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Big Draft Wilderness

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Area Management

The Big Draft Wilderness is part of the 110 million acre National Wilderness Preservation System. This System of lands provides clean air, water, and habitat critical for rare and endangered plants and animals. In wilderness, you can enjoy challenging recreational activities like hiking, backpacking, climbing, kayaking, canoeing, rafting, horse packing, bird watching, stargazing, and extraordinary opportunities for solitude. You play an important role in helping to "secure for the American people of present and future generations the benefits of an enduring resource of wilderness" as called for by the Congress of the United States through the Wilderness Act of 1964. Please follow the requirements outlined below and use Leave No Trace techniques when visiting the Big Draft Wilderness to ensure protection of this unique area.

General Wilderness Prohibitions

Motorized equipment and equipment used for mechanical transport is generally prohibited on all federal lands designated as wilderness. This includes the use of motor vehicles, motorboats, motorized equipment, bicycles, hang gliders, wagons, carts, portage wheels, and the landing of aircraft including helicopters, unless provided for in specific legislation.

In a few areas some exceptions allowing the use of motorized equipment or mechanical transport are described in the special regulations in effect for a specific area. Contact the Forest Service office or visit the websites listed for more specific information.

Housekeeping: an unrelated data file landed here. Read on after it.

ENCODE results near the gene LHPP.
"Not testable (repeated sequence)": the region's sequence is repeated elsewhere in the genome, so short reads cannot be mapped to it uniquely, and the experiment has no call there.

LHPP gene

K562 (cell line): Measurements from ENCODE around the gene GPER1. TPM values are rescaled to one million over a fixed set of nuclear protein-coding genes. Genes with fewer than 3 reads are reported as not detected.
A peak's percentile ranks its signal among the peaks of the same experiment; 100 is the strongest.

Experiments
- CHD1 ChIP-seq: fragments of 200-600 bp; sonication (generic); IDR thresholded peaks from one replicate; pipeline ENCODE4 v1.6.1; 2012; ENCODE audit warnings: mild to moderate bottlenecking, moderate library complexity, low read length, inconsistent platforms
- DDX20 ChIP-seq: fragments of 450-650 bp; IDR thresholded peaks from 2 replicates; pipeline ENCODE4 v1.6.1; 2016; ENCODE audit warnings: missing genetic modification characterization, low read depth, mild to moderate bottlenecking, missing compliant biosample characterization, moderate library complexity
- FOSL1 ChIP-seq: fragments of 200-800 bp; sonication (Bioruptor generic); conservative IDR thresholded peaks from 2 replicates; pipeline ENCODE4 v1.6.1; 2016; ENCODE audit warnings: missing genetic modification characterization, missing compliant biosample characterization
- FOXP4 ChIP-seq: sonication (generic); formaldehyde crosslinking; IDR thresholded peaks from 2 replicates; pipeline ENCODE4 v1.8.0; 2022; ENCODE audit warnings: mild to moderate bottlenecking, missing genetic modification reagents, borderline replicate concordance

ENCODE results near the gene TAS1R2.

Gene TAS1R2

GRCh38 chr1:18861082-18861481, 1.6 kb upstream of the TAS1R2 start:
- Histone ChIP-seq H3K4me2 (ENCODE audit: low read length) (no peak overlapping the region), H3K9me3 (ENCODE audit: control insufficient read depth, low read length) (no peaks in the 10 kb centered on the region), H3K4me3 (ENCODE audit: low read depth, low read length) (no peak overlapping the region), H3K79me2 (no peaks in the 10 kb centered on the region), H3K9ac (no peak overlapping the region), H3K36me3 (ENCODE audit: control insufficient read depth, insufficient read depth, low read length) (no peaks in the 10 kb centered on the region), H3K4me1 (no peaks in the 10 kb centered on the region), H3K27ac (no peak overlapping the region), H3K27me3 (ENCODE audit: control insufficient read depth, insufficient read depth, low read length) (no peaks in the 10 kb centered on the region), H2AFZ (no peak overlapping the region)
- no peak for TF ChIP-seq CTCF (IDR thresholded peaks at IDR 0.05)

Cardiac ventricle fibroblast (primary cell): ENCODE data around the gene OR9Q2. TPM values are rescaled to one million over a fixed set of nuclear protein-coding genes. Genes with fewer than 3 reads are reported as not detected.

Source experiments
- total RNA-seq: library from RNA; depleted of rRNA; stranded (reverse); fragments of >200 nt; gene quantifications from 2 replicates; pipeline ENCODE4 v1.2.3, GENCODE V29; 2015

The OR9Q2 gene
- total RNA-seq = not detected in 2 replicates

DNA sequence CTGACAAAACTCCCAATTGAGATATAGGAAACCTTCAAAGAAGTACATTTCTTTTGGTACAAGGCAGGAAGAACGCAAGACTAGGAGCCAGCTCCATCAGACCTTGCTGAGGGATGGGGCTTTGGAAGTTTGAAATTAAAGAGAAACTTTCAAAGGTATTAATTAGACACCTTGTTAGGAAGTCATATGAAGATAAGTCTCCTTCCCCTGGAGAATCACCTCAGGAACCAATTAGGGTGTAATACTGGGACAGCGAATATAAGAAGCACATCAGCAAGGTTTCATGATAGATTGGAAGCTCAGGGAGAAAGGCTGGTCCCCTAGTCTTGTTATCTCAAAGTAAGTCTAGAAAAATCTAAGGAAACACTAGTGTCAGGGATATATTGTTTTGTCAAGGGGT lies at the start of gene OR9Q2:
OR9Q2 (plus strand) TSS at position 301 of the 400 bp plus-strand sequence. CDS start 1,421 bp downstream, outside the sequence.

These general prohibitions have been implemented for all national forest wildernesses in order to implement the provisions of the Wilderness Act of 1964. The Wilderness Act requires management of human-caused impacts and protection of the area's wilderness character to insure that it is "unimpaired for the future use and enjoyment as wilderness." Use of the equipment listed as prohibited in wilderness is inconsistent with the provision in the Wilderness Act which mandates opportunities for solitude or primitive recreation and that wilderness is a place that is in contrast with areas where people and their works are dominant.

Wilderness-Specific Regulations

Wilderness managers often need to take action to limit the impacts caused by visitor activities in order to protect the natural conditions of wilderness as required by the Wilderness Act of 1964. Managers typically implement 'indirect' types of actions such as information and education measures before selecting more restrictive measures. When regulations are necessary, they are implemented with the specific intent of balancing the need to preserve the character of the wilderness while providing for the use and enjoyment of wilderness.

The following wilderness regulations are in effect for this area. Not all regulations are in effect for every wilderness. Contact the Forest Service office or visit the websites listed for more specific information about the regulations listed.


-- No permit or fee is required to enter or camp in the Big Draft Wilderness.

-- Group size is limited to no more than 10 people per party.

-- All food and refuse must be stored in bear-resistant containers or suspended at least 10 feet off of the ground and 4 feet away from the supporting tree or pole.

-- Do not discard of any food, refuse, or bear attractant unless it is on a trash receptacle which has been provided by the Forest Service for that purpose.

-- Do not burn or bury food, refuse, or bear attractants.

-- As with all designated Wilderness areas, mechanical transportation (including wagons, game carts, bicycles, and other vehicles) is prohibited.


-- Camping is prohibited within 200 feet of any stream or trail.

-- Do not camp at trailheads.


-- Pack or saddle stock is prohibited on the Blue Bend Loop trail due to the trail’s steep nature.

-- Please note that many trails in the Big Draft Wilderness are steep and rocky and not conducive to stock use.

Learn more about why regulations may be necessary in wilderness.

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